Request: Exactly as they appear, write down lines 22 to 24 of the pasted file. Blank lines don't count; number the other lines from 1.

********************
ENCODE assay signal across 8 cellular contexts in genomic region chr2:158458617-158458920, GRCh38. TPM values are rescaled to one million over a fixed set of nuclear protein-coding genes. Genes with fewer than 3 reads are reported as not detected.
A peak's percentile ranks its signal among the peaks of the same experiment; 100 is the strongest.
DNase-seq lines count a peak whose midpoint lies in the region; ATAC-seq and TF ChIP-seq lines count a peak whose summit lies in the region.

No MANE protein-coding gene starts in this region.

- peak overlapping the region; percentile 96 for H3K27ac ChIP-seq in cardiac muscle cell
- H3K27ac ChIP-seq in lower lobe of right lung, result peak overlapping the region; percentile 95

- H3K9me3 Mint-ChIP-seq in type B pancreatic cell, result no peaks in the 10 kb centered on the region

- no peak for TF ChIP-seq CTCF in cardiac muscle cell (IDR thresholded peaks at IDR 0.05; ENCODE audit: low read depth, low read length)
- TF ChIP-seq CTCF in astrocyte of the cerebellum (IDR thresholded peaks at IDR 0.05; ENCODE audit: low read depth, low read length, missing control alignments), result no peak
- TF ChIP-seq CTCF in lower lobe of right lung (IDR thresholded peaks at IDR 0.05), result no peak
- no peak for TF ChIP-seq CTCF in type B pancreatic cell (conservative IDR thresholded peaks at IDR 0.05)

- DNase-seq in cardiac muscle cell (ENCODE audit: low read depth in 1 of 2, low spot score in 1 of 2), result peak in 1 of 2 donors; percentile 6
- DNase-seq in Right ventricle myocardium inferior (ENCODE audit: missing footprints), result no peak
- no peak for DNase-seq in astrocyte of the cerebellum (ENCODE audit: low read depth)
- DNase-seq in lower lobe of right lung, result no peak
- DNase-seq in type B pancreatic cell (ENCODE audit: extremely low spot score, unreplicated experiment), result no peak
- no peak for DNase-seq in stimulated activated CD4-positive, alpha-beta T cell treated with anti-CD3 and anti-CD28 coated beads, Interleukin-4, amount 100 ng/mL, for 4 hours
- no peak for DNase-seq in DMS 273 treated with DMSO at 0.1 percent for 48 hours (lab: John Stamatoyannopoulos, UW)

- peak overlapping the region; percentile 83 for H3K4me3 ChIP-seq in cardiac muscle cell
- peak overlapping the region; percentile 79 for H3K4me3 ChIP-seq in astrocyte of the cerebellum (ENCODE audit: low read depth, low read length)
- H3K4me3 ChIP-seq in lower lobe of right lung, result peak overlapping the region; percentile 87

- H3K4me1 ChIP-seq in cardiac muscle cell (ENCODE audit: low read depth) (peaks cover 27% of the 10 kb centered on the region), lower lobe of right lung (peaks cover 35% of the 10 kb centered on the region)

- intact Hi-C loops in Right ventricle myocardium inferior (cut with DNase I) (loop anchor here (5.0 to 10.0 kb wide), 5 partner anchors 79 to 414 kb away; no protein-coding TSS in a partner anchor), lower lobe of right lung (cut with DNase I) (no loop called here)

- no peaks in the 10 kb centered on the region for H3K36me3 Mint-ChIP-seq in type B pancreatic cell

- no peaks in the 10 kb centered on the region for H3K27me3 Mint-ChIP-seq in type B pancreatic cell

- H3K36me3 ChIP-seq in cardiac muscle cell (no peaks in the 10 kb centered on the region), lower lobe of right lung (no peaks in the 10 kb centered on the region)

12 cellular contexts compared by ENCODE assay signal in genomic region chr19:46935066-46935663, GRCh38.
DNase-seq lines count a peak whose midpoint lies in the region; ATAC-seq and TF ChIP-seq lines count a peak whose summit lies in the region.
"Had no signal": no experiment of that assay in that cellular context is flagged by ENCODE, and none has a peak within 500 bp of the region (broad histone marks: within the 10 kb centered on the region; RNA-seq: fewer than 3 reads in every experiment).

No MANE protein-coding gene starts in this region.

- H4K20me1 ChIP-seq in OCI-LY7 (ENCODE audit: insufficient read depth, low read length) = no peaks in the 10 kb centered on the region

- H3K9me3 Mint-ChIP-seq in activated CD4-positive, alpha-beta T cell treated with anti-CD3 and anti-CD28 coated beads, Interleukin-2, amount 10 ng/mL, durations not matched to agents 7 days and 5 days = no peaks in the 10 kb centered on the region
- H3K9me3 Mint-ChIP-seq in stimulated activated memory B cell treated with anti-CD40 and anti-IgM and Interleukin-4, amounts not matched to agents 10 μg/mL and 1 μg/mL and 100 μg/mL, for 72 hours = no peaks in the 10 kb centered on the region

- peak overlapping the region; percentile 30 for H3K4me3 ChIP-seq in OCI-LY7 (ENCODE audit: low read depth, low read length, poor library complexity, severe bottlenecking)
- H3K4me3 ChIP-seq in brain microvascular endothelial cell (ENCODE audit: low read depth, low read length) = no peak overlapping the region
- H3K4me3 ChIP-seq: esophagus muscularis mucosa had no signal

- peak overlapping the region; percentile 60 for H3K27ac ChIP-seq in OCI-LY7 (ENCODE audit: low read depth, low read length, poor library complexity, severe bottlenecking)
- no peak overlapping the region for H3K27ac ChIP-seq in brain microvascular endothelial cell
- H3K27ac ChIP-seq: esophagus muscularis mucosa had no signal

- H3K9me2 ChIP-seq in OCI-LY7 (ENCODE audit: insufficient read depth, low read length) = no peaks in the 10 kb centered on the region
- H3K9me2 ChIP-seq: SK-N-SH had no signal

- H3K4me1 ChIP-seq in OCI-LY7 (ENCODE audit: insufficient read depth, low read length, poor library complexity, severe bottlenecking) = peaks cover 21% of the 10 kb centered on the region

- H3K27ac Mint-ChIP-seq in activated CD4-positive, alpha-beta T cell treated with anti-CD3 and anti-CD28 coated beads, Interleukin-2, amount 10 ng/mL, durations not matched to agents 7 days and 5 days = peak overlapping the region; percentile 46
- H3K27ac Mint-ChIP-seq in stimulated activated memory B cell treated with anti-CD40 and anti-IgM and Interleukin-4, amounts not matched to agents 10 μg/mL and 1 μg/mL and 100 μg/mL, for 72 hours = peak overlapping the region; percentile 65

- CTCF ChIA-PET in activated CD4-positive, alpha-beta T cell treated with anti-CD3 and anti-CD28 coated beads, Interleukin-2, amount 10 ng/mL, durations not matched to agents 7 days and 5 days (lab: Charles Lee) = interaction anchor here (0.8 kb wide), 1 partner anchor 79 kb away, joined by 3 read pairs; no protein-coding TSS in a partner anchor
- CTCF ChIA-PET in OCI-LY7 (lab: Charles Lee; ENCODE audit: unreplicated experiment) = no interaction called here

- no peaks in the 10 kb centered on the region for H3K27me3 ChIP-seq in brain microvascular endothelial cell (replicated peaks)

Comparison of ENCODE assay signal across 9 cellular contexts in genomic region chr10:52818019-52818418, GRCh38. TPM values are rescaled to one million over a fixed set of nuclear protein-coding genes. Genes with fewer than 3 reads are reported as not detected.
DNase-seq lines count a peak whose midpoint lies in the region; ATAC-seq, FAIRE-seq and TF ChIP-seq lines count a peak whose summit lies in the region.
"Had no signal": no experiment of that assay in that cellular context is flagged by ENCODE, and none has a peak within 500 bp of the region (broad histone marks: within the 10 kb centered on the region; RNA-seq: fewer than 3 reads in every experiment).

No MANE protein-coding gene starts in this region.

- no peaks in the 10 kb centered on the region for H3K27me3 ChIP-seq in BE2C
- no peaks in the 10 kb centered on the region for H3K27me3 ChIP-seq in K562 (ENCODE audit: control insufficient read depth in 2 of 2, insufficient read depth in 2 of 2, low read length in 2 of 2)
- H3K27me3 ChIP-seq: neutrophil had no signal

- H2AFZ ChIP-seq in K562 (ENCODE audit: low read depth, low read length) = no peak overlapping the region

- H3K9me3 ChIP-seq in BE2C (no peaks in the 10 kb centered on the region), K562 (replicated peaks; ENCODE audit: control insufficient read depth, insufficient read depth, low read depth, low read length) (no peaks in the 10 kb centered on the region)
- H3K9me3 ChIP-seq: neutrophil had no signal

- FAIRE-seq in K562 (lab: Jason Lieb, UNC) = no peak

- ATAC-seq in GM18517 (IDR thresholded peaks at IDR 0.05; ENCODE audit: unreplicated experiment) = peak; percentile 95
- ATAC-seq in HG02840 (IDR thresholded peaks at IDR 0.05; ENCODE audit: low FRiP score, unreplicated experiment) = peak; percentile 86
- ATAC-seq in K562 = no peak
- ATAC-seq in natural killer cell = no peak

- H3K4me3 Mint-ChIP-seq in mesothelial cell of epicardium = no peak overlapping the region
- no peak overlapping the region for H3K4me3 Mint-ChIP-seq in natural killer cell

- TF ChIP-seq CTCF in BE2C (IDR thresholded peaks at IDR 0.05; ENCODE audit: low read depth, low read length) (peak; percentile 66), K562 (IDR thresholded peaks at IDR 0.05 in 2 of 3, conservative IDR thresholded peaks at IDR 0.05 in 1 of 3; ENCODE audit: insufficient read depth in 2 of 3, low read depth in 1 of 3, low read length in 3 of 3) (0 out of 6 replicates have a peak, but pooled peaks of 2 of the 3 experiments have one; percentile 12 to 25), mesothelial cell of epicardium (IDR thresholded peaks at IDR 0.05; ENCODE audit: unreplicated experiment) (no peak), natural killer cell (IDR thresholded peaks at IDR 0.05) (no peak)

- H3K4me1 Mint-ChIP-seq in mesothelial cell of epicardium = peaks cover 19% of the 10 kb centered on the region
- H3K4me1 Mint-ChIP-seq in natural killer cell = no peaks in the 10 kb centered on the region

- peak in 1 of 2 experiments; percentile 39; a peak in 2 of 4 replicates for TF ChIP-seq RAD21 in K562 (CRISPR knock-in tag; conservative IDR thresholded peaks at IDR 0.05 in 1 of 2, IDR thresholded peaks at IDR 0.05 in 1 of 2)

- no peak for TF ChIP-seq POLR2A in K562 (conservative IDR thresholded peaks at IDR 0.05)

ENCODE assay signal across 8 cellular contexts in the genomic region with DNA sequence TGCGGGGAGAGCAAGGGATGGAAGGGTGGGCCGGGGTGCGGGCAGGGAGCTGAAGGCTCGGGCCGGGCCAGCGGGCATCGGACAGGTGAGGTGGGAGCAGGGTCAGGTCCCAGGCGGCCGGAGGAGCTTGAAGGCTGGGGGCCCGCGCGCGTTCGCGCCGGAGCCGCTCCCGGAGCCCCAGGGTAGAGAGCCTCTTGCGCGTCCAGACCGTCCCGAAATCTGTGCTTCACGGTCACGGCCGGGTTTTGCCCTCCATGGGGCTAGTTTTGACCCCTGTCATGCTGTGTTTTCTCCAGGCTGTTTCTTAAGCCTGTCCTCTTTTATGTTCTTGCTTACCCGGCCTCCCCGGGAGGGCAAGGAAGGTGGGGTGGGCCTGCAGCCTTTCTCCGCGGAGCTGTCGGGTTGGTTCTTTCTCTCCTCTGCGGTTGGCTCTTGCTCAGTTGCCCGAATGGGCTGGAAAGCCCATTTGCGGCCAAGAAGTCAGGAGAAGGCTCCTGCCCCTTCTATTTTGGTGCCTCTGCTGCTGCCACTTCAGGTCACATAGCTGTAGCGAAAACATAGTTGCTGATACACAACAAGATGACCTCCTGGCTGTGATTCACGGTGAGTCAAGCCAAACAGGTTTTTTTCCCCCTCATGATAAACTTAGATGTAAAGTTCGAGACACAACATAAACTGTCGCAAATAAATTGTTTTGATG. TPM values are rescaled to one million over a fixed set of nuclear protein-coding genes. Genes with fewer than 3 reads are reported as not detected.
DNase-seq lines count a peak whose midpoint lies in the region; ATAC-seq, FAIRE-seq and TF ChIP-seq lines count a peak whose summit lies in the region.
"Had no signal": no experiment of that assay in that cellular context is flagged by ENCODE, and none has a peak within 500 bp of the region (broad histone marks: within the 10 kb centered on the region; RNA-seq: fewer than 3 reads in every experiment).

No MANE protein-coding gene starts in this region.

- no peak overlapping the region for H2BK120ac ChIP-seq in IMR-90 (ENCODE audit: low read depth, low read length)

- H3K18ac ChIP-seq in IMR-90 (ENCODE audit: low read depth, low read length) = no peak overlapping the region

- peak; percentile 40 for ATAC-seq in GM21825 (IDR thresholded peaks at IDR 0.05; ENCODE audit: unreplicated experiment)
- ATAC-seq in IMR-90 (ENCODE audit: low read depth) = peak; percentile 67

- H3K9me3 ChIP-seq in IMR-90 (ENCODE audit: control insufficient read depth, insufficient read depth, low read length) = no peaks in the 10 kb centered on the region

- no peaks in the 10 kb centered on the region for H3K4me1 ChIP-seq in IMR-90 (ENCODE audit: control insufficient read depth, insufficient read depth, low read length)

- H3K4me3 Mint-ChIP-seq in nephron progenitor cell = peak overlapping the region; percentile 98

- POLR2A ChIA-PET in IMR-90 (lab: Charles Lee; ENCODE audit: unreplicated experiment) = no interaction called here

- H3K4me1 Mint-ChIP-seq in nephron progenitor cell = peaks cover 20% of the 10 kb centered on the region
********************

- H3K4me1 ChIP-seq in cardiac muscle cell (ENCODE audit: low read depth) (peaks cover 27% of the 10 kb centered on the region), lower lobe of right lung (peaks cover 35% of the 10 kb centered on the region)

- intact Hi-C loops in Right ventricle myocardium inferior (cut with DNase I) (loop anchor here (5.0 to 10.0 kb wide), 5 partner anchors 79 to 414 kb away; no protein-coding TSS in a partner anchor), lower lobe of right lung (cut with DNase I) (no loop called here)

- no peaks in the 10 kb centered on the region for H3K36me3 Mint-ChIP-seq in type B pancreatic cell